The head of Britain’s MI5 security service denied last week that his agency colluded in torture, after a court ruling showed it knew that a detained Ethiopina born, Binyam Mohamed had been abused by US intelligence officers.
In a rare public intervention, MI5 Director General Jonathan Evans said criticism of the security agency could play into the hands of Britain’s enemies.
In addition to bombs and bullets, they would use “propaganda and campaigns to undermine our will and ability to confront them”, he wrote in the Daily Telegraph newspaper.
MI5, Britain’s domestic security and counter-intelligence agency, helps to investigate terrorist plots against Britain, where suicide bombings on the London transport system killed 52 people in 2005.
MI5 has been criticised in the media since the government lost a legal battle lastWednesday to prevent the disclosure of US intelligence material relating to allegations of “cruel and inhuman” treatment involving the CIA.
The judges disclosed information provided to MI5 by the CIA that British resident Binyam Mohamed, has been fighting to prove he was tortured and that British authorities knew about it, had been shackled, threatened and deprived of sleep in US custody.
One paragraph of the judge’s ruling that strongly criticised MI5 was deleted at the request of a government lawyer.
Ministers deny collusion
Evans said he accepted criticism by a parliamentary committee in 2005 and 2007 that British intelligence had been slow to detect “the emerging pattern of US mistreatment of detainees” after the Sept. 11 attacks on US cities.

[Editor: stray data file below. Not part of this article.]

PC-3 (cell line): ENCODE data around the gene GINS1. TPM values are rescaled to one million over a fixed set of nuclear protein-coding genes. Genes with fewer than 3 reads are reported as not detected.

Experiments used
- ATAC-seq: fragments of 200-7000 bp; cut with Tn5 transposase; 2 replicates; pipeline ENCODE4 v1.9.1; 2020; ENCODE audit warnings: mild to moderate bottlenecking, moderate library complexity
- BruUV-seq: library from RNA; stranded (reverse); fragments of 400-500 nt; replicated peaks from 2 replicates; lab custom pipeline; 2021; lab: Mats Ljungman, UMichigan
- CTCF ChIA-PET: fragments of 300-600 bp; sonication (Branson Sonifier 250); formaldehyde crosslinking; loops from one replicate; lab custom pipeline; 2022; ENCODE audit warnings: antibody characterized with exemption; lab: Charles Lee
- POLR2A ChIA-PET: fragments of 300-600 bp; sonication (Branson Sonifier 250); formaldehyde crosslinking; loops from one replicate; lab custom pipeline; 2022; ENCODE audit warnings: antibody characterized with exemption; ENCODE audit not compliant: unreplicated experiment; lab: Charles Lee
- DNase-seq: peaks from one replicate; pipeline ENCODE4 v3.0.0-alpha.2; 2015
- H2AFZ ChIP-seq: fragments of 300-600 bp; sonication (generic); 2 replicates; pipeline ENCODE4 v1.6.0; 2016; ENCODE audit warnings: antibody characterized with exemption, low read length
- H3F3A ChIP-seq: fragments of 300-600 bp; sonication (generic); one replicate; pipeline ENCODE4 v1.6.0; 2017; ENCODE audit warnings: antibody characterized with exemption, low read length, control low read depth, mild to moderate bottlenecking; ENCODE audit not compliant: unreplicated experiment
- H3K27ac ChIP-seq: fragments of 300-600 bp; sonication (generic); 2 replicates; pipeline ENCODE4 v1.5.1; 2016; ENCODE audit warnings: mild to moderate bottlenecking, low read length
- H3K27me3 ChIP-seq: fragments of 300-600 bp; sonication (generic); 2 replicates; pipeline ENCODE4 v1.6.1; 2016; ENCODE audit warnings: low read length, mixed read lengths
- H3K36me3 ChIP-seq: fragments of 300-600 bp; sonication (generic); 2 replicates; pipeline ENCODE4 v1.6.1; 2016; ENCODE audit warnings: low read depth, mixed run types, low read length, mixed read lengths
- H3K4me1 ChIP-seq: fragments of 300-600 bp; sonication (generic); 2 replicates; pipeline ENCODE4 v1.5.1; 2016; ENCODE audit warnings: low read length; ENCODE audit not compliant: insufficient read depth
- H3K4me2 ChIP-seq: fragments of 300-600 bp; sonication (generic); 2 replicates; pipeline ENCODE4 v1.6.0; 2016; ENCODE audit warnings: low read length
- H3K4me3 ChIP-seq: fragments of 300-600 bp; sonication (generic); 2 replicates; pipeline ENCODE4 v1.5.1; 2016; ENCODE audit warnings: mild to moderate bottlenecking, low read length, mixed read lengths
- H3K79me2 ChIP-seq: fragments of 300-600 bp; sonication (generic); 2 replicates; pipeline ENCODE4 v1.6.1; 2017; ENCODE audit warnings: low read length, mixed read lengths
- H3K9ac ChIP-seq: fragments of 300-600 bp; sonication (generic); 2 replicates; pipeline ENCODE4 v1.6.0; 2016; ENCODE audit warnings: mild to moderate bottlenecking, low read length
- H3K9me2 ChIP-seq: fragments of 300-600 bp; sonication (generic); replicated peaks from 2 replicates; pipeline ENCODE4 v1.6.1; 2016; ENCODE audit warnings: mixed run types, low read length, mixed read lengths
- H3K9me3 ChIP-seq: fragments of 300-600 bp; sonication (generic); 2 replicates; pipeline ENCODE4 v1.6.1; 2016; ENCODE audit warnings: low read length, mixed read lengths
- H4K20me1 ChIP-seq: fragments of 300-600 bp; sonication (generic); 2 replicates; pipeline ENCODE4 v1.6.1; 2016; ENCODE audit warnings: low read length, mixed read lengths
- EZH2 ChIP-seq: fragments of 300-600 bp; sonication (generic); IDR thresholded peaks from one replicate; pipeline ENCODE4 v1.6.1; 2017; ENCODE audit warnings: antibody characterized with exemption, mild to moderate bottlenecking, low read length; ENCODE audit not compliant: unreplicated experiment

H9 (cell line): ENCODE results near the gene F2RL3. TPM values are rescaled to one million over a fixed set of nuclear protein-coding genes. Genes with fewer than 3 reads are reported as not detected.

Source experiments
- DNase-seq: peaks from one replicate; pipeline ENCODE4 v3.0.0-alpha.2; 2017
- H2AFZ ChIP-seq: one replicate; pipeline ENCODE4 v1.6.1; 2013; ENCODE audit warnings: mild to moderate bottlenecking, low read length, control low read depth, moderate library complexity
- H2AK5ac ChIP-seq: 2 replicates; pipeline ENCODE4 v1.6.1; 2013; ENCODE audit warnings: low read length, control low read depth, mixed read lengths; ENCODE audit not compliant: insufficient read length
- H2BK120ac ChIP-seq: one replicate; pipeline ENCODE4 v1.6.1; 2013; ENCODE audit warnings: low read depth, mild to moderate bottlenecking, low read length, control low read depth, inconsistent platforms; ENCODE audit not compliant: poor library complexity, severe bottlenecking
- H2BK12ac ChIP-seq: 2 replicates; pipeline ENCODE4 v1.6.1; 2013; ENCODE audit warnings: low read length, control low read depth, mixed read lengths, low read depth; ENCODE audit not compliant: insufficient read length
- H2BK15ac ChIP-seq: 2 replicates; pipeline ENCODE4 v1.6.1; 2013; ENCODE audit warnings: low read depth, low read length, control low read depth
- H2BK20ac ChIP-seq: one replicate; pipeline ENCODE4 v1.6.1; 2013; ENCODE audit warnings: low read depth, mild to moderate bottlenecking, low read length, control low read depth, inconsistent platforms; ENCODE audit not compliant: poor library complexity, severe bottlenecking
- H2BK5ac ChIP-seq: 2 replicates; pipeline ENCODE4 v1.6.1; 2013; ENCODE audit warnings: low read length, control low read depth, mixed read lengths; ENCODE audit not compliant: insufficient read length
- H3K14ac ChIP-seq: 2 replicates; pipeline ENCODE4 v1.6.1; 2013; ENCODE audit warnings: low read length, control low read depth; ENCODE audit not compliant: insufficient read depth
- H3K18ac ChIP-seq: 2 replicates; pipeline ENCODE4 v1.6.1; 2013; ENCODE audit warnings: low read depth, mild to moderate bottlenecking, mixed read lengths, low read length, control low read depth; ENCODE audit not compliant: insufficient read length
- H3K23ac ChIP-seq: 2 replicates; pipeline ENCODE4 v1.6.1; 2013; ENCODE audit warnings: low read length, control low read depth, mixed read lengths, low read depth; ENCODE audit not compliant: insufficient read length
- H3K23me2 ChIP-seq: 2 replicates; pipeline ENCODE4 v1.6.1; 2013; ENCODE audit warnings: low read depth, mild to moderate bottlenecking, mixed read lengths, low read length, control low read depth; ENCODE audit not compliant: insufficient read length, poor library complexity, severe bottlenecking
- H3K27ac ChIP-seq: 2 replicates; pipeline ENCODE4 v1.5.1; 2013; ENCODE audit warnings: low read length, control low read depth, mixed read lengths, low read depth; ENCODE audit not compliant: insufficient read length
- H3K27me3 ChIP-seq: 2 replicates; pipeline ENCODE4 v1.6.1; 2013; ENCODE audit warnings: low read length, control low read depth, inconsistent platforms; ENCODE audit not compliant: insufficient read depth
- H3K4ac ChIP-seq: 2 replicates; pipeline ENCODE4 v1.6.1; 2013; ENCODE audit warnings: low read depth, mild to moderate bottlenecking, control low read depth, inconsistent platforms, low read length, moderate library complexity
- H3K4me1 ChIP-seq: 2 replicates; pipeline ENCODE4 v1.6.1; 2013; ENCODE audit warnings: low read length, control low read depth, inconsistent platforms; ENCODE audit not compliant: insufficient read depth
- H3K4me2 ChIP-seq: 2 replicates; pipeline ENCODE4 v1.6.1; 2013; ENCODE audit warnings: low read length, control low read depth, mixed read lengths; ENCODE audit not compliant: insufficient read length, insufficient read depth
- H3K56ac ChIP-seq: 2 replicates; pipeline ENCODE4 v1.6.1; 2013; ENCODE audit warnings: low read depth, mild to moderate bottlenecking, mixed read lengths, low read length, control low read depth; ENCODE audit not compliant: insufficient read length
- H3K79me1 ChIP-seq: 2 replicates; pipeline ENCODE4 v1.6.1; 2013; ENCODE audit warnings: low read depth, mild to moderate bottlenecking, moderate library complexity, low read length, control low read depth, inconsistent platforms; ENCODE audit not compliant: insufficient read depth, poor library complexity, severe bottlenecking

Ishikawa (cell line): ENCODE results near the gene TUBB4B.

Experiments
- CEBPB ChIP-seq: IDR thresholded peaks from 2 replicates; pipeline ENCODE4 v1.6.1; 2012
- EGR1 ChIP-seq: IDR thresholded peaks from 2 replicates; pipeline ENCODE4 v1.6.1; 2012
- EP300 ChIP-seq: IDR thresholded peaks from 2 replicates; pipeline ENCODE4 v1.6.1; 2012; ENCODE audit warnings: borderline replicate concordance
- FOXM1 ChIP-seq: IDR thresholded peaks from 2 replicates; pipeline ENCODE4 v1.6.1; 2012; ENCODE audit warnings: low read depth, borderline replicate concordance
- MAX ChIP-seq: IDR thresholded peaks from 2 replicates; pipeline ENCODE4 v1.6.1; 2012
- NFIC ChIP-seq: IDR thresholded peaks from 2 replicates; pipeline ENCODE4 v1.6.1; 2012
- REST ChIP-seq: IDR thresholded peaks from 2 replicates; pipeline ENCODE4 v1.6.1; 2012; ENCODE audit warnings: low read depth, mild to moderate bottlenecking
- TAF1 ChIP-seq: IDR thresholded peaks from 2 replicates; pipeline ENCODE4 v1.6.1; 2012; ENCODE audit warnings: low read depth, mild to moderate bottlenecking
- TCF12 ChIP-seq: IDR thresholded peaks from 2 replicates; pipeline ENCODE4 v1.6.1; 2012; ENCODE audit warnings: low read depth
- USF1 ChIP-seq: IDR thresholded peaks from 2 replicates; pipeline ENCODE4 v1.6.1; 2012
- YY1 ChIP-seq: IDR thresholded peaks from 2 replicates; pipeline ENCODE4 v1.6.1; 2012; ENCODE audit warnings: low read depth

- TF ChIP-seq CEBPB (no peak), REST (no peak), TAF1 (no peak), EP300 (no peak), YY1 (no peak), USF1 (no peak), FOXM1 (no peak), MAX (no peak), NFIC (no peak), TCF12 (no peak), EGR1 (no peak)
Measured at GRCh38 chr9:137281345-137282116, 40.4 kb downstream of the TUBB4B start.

“But there wasn’t any similar change of practice by the British intelligence agencies.
We did not practise mistreatment or torture then and do not do so now, nor do we collude in torture or encourage others to torture on our behalf,” he said.
Interior minister Alan Johnson and Foreign Secretary David Miliband wrote a letter to two newspapers to voice concern that media coverage of the Mohamed case would leave a false impression about the work and ethics of the security agencies.
“The allegation that our security and intelligence agencies have licence to collude in torture is disgraceful, untrue and one we vigorously deny,” they said.
The British government had argued that disclosure of the CIA reports of Mohamed’s treatment might make the United States less willing to share intelligence and so prejudice Britain’s national security.
Mohamed was arrested in Pakistan in April 2002 and accused of receiving training from al Qaeda. He says he was tortured there in the presence of British intelligence officers.
In July 2002, he says he was taken to Morocco on a CIA plane and again tortured for 18 months, including having his penis cut with a knife. Morocco has denied holding him.
US authorities have said he was transferred to Afghanistan in 2004 and later moved to Guantanamo Bay. He was never charged, and was returned to Britain in February 2009.